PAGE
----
Latte art is the finishing touch to a latte or flat white, turning the foam on top into a beautiful rosette, heart, swan, or something even more elaborate. 3D printing technology has been adapted to enable a machine to print designs directly to your foamy coffee, but can this really take over from the art baristas have been perfecting for over 30 years?
Where did latte art come from?
Latte art was developed independently in both Italy and the United States. It closely followed the introduction of microfoam, allowing baristas to make a pattern as they pour foamed milk over an espresso. Seattle was known as a hotspot for developing latte art, making this popular through the late 80s and throughout the 90s. David Schomer was a big part of this, running Café Latte Art courses.
What can these machines really do?
Print icons, words, pictures, pretty much anything you like! Coffee shops have been using to print welcome messages, Wi-Fi codes, shop logos and some even have this as a self-serve machine customers can use at their leisure.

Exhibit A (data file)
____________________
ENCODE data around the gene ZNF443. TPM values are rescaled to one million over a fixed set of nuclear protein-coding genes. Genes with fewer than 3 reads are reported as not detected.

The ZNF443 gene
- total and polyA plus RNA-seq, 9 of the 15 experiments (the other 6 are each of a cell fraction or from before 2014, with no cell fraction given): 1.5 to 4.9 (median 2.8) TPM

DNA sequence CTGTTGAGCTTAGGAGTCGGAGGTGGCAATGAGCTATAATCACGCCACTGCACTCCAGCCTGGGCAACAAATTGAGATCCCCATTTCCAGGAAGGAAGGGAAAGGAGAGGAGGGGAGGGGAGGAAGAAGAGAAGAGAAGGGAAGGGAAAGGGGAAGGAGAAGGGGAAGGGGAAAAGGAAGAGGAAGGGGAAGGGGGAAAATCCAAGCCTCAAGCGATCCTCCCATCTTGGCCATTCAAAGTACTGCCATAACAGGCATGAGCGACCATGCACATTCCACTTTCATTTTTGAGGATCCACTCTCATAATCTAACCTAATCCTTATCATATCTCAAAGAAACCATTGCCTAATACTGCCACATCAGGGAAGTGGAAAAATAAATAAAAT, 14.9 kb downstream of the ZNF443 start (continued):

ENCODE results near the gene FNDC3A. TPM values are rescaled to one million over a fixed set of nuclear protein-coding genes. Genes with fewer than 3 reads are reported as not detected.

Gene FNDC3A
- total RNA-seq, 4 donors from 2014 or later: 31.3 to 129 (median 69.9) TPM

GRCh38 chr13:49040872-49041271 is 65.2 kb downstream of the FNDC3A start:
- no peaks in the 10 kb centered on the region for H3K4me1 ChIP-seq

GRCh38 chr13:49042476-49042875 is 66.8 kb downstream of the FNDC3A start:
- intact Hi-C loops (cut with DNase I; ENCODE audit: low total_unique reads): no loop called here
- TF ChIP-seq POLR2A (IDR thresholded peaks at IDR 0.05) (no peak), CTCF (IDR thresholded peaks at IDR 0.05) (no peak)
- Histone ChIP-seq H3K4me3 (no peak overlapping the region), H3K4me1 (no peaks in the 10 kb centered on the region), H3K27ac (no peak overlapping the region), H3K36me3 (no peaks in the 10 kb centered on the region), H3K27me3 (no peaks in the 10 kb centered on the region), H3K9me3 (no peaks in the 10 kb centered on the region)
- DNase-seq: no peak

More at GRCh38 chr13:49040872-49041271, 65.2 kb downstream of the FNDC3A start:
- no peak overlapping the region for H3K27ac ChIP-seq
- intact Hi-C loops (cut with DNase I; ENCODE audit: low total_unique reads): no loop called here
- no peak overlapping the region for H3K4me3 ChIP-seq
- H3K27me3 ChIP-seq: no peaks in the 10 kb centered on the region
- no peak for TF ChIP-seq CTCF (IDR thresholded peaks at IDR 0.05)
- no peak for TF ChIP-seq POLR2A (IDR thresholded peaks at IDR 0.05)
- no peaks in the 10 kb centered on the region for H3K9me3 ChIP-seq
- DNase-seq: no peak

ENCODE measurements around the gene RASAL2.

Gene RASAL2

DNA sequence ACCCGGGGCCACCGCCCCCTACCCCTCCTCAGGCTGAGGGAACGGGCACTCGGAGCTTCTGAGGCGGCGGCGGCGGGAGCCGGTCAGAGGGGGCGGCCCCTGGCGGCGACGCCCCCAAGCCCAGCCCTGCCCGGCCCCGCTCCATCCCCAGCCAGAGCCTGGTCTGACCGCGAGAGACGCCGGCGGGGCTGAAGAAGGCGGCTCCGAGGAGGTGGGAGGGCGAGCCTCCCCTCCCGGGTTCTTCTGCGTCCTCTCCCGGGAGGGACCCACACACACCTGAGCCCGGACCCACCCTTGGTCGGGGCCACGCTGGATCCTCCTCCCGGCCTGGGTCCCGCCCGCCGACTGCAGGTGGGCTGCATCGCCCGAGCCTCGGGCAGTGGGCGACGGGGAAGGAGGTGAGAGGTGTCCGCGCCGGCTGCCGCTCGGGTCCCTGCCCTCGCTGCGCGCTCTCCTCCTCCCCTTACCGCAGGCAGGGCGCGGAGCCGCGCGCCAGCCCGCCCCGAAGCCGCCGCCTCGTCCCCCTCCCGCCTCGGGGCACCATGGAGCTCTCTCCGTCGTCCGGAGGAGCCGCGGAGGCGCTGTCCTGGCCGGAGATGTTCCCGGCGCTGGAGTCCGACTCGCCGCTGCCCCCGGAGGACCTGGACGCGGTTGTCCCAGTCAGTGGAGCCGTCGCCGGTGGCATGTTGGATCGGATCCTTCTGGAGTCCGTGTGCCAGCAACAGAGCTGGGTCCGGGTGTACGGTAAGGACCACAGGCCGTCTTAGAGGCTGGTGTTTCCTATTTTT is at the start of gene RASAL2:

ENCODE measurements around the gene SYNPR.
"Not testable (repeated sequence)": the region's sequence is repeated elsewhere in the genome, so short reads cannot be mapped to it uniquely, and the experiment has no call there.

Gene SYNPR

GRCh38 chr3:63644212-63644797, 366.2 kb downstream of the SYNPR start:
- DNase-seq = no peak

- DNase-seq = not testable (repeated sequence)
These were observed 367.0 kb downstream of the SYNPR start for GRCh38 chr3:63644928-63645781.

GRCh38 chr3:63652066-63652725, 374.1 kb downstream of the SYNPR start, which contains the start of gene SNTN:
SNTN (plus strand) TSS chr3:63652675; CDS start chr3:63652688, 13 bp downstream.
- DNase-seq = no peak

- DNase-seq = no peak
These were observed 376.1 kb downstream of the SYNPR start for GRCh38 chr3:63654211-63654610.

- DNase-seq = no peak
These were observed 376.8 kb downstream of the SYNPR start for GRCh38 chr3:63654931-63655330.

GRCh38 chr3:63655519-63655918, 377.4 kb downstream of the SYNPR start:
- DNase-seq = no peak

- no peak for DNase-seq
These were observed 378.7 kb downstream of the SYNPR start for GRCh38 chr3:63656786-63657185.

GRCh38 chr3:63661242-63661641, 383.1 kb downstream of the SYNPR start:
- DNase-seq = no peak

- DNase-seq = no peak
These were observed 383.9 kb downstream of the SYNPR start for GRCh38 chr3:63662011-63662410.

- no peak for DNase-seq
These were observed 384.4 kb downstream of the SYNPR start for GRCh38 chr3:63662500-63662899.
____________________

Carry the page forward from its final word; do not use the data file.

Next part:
It typically takes 20 seconds or so to print the design, and offers many possibilities for customisation. The majority of baristas create designs and patterns by pouring the microfoam by hand, however to print these detailed designs these machine uses an etching technique (an extreme version!). It uses coffee extract, as its ‘ink’ to print on the foam. Some reviews however had mentioned that this can affect the taste of the coffee.
Latte art at London Coffee Festival
Something machines cannot do (yet) is create these beautiful and colourful designs we saw from the Coffee Masters at London Coffee Festival 2017. The coffee community have a lot of respect for the art itself and appreciate the skill involved in creating these masterpieces.
3D print tech VS Baristas
We know technology is advancing by the day, but is technology taking over the world one coffee at a time? Baristas skills and creativity are still in high demand now, but will all coffee machines and coffee shops be automated and machine based in the near future? Only time will tell.
Can we really automate art? There have been mixed reactions across the web, with the question being raised whether this can still be classed as latte ‘art’ as its performed by a machine. Is this just a fad or could this be the next mainstream feature on coffee machines? Let us know what you think.